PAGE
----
Telecom Talk: India needs a new metric to judge network quality

Overall network speed worked when video-streaming was not as ubiquitous, and not as central to the right to work and right to education as it is now

Telecom Talk: India needs a new metric to judge network quality
Many of us walk around our homes with a phone and laptop in hand, searching for strong signal.

In these unprecedented times, how often we have had to wring our hands over entering a poor coverage space and losing signal, resorting to, for instance, turning the camera off to improve audio quality in a poor-network area! Such examples have, unfortunately, become part and parcel of work-from-home. Access to the internet is a fundamental human right. But, ever since the Covid-19 pandemic began, it has become closely tied to our other fundamental rights—the right to work and the right to an education.

OTT video-conferencing has shot through the roof due to work-from-home and online education. Right now, it is also a lifeline for our health. Network connectivity is needed to register and get vaccines, connect to helplines, and seek oxygen or a hospital bed for loved ones, etc. Doctors worldwide are offering telemedicine services. Isn’t it time we raised the expectations on quality of service with regards to network connectivity in our country?

India places a low 49th in the global ranking of countries for quality of experience (5GMARK). We continue to measure internet Quality of Service (QoS) solely by network speeds. But, this is now woefully inadequate; 20 years ago, most of our communication was limited to a few calls, text messages, and e-mails, but now, we need to measure network quality by video performance.

Whether for entertainment, work, school, or other activities of daily life, Indians have an insatiable thirst and need for video-streaming. At 30% CAGR, India is the world’s fastest-growing OTT market and is expected to hit $3 billion in five years. The more accurate measure of our network is how fast our videos download, the viewing experience of our 500 million+ consumers, the responsiveness and efficiency of the OTT platform or app. This is a top priority right now, with Covid-19 continuing to force restrictions on movement.

For the last three decades, our focus was to grow the reach of mobile and data services—and rightly so. With over 800 million internet-users, India has the second-largest such base in the world and could hit 1 billion well before 2025. This is an achievement of which we must be immensely proud. But now, we need to set and achieve higher goals. Indian users have already adopted a video-first approach to internet access. But the quality of our video streaming and network connectivity must catch up.

Unfortunately, with quiet resignation, we have accepted that phone and video calls will be interrupted and sub-optimal inside buildings. Cell phone and internet signals must be strong to penetrate through the thick metal sheets of elevators or stone, but they are too weak in India. Many of us walk around our homes with a phone and laptop in hand, searching for strong signal.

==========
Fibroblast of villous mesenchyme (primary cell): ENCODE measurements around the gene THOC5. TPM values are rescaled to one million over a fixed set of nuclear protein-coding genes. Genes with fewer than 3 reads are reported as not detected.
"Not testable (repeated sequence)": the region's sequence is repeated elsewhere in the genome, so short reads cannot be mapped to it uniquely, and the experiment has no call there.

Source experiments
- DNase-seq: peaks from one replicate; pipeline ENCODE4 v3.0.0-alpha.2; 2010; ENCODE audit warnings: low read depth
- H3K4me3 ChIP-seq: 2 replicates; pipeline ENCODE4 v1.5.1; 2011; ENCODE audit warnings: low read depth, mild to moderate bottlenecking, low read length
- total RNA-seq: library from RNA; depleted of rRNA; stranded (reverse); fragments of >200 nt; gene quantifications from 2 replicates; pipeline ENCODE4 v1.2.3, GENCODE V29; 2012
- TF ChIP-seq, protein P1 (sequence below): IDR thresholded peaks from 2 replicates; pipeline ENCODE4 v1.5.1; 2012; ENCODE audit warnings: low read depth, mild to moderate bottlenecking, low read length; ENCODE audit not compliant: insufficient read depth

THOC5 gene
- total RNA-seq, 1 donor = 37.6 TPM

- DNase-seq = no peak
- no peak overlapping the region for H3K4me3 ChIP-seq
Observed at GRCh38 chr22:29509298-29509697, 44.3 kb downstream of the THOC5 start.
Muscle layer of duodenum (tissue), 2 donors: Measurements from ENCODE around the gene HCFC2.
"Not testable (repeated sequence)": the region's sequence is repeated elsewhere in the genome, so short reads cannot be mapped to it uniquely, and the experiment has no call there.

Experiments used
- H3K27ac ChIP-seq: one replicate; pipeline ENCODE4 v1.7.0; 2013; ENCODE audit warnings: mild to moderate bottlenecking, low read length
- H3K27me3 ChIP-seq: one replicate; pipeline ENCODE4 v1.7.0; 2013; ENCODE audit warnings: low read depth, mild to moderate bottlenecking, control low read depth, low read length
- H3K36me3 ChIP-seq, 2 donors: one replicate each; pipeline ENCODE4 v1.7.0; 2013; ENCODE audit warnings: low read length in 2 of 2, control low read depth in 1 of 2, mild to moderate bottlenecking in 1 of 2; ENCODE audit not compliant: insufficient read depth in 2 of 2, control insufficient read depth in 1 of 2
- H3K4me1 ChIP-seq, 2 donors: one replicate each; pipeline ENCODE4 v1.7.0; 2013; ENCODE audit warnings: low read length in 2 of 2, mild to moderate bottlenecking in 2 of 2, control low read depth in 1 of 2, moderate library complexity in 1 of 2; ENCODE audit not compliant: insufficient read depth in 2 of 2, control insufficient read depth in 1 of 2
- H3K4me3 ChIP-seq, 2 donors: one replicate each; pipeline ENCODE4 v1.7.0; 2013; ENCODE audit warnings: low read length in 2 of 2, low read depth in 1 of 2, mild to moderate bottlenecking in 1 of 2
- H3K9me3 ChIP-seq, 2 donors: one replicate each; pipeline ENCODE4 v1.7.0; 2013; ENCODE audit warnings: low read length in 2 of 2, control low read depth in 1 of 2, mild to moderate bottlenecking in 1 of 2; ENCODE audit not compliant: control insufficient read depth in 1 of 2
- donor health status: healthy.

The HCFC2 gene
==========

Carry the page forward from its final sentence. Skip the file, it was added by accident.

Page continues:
We need a better rating system for our wired and wireless networks. Fortunately, we now have new measurable technology metrics to gauge the QoS of our OTT platforms. A recently released report from MOZARK compares OTT video streaming performance and ranks them based on various parameters. The study measures overall quality through multiple metrics. Interestingly, it offers an Application Quality Index (or AQI) score that rates OTT platforms based on time to load, responsiveness, and other consumer-facing metrics. For example, it highlights that content delivery networks (CDN) deliver 60% of any OTT’s video traffic. CDNs that score higher in wider geographical networks and functional parameters have a strong influence on service levels. Widespread adoption and continuous monitoring of these metrics can significantly help improve the quality of service.

Take the example of the global standard for rating green buildings—the LEED (Leadership in Energy and Environmental Design) rating. Any building or housing community can get LEED-certified, provided they adhere to the LEED’s framework for sustainability. Benefits include water conservation, lower waste, more green materials used in construction, and reduced energy use and carbon emissions.

It would be beneficial for India to similarly develop a set of connectivity standards for all buildings in India to work towards improved in-building internet connectivity. Standards would enable a monitoring, the best way to help improve network connectivity.

In the late 1990s, digital connectivity in India was newly-born and did not care if it worked in only one spot in the house or if we had to twist ourselves into strange poses to catch a signal from our terrace. But, in 2021, India’s wired and wireless networks are approaching middle age, and what was acceptable decades ago cannot be the standard for our future.

From businesses to large residential housing societies, there is a high demand for video content. It is high time to add quality of connectivity metrics to our geographical penetration numbers to measure the true success of Indian internet. Atmanirbhar India could well be a trailblazer and develop its own quality index for its journey of digital transformation.

Research inputs from Chandana Bala.

Writer is an honorary fellow, IET (London), and president, Broadband India Forum

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